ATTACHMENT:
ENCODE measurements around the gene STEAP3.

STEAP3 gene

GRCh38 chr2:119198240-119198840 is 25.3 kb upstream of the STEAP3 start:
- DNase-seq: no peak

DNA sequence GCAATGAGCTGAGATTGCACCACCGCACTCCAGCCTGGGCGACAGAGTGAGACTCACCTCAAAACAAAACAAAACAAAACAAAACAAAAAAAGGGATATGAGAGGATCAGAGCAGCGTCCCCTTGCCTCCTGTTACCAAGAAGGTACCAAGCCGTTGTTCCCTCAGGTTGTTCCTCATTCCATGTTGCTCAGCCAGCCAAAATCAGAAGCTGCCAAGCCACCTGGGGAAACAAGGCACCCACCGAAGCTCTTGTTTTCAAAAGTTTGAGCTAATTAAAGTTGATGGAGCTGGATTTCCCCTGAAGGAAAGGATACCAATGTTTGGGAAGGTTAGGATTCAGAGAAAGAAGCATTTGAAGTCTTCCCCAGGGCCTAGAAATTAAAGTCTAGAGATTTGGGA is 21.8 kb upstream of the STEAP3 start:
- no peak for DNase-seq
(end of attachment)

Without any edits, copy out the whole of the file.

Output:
ENCODE measurements around the gene STEAP3.

STEAP3 gene

GRCh38 chr2:119198240-119198840 is 25.3 kb upstream of the STEAP3 start:
- DNase-seq: no peak

DNA sequence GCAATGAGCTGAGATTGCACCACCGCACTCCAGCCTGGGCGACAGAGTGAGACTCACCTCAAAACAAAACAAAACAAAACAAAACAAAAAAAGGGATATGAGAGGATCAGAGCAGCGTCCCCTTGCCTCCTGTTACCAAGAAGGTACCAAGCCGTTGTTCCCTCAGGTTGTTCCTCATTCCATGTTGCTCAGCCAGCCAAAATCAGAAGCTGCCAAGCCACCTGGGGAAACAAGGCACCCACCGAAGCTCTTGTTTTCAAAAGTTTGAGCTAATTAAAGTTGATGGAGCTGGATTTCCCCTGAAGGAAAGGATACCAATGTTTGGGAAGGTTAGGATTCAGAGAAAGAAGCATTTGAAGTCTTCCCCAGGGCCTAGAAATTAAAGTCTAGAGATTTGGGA is 21.8 kb upstream of the STEAP3 start:
- no peak for DNase-seq